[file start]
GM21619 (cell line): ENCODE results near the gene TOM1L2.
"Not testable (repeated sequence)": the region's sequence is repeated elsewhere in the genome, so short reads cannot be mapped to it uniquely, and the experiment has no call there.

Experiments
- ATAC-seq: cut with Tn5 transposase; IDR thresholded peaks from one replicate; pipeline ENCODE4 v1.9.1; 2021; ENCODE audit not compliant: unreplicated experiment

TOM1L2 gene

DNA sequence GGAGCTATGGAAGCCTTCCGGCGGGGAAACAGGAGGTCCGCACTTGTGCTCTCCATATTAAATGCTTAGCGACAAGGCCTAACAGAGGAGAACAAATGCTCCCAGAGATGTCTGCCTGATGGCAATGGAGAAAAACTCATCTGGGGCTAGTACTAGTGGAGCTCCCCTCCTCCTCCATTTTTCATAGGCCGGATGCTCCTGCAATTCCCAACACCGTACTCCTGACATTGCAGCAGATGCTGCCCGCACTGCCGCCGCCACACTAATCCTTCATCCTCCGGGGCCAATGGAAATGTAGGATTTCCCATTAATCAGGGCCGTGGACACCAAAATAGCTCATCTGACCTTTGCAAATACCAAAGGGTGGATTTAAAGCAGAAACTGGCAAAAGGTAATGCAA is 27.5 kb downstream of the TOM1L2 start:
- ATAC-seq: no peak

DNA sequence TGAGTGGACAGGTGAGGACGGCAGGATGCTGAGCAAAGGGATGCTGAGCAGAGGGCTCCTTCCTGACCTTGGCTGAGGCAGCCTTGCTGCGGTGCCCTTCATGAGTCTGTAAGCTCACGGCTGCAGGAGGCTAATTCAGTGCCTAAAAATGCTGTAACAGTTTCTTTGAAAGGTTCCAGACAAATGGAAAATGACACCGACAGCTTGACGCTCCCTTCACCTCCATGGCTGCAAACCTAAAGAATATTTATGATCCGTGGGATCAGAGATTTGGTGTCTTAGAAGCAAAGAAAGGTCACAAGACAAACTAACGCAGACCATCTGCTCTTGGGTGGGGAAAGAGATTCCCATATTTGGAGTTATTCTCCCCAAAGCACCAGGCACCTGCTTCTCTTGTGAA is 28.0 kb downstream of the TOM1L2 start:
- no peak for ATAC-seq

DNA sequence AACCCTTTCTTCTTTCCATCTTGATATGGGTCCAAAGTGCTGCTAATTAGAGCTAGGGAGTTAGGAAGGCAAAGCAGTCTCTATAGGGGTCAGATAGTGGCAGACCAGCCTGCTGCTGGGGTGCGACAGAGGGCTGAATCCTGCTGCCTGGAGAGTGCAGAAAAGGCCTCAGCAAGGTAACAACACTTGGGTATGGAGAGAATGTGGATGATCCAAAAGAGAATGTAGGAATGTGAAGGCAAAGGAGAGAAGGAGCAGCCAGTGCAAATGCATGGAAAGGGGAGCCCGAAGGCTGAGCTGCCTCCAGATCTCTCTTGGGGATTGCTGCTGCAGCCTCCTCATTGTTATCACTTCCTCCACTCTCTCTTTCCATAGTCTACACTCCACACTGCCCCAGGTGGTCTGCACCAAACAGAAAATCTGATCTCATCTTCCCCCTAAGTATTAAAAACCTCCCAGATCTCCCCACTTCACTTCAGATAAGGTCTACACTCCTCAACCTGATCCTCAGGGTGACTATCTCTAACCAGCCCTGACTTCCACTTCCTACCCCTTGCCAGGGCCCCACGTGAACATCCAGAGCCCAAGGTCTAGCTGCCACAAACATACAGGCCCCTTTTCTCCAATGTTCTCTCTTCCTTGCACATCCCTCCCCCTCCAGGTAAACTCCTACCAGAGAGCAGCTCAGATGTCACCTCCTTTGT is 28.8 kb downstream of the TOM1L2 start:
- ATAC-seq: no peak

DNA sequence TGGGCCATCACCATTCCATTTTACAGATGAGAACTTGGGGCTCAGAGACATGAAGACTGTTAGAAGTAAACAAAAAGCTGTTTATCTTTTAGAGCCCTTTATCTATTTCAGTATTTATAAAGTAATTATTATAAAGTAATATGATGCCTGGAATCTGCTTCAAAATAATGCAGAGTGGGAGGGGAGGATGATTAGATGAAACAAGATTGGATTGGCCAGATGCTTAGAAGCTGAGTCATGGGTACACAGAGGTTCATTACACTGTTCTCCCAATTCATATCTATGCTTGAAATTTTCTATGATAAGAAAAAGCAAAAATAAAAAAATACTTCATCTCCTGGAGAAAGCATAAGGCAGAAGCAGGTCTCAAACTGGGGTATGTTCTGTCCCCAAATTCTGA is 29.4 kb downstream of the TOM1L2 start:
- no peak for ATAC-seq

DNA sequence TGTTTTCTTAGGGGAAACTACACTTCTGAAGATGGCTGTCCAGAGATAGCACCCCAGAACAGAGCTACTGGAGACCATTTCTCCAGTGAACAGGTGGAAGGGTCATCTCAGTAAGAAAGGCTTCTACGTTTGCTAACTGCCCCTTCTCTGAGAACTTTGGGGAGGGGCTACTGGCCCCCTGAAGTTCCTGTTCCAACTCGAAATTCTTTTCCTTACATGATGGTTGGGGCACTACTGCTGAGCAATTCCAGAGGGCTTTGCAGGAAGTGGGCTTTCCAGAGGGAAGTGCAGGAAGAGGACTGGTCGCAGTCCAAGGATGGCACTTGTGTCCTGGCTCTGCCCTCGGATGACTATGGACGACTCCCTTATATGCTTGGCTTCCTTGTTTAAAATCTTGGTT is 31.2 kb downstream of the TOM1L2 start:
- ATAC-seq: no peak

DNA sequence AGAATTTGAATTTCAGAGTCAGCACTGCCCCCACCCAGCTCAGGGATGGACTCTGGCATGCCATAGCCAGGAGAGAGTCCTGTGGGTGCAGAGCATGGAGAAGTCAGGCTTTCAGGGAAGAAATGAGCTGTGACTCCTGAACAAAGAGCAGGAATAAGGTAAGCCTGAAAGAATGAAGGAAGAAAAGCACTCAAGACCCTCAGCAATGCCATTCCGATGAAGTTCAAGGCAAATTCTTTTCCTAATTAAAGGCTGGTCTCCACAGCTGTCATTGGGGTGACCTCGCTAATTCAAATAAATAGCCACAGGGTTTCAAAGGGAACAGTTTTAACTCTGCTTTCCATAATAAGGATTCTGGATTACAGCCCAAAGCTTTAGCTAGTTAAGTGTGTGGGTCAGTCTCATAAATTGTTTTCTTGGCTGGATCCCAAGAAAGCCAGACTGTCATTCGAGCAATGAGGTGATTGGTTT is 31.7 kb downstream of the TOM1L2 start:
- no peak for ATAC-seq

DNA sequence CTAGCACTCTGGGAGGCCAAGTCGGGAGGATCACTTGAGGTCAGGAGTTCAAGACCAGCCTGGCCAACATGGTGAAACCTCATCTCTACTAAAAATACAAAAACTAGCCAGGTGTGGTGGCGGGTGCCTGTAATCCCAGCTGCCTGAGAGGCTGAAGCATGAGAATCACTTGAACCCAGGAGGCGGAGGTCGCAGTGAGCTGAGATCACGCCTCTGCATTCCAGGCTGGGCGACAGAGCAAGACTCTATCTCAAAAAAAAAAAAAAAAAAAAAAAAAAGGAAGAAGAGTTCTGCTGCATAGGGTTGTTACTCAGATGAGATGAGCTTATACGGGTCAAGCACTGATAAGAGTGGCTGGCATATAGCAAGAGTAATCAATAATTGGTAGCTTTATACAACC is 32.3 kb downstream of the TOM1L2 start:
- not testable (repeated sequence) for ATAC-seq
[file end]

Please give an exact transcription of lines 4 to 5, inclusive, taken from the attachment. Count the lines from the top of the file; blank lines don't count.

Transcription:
- ATAC-seq: cut with Tn5 transposase; IDR thresholded peaks from one replicate; pipeline ENCODE4 v1.9.1; 2021; ENCODE audit not compliant: unreplicated experiment

TOM1L2 gene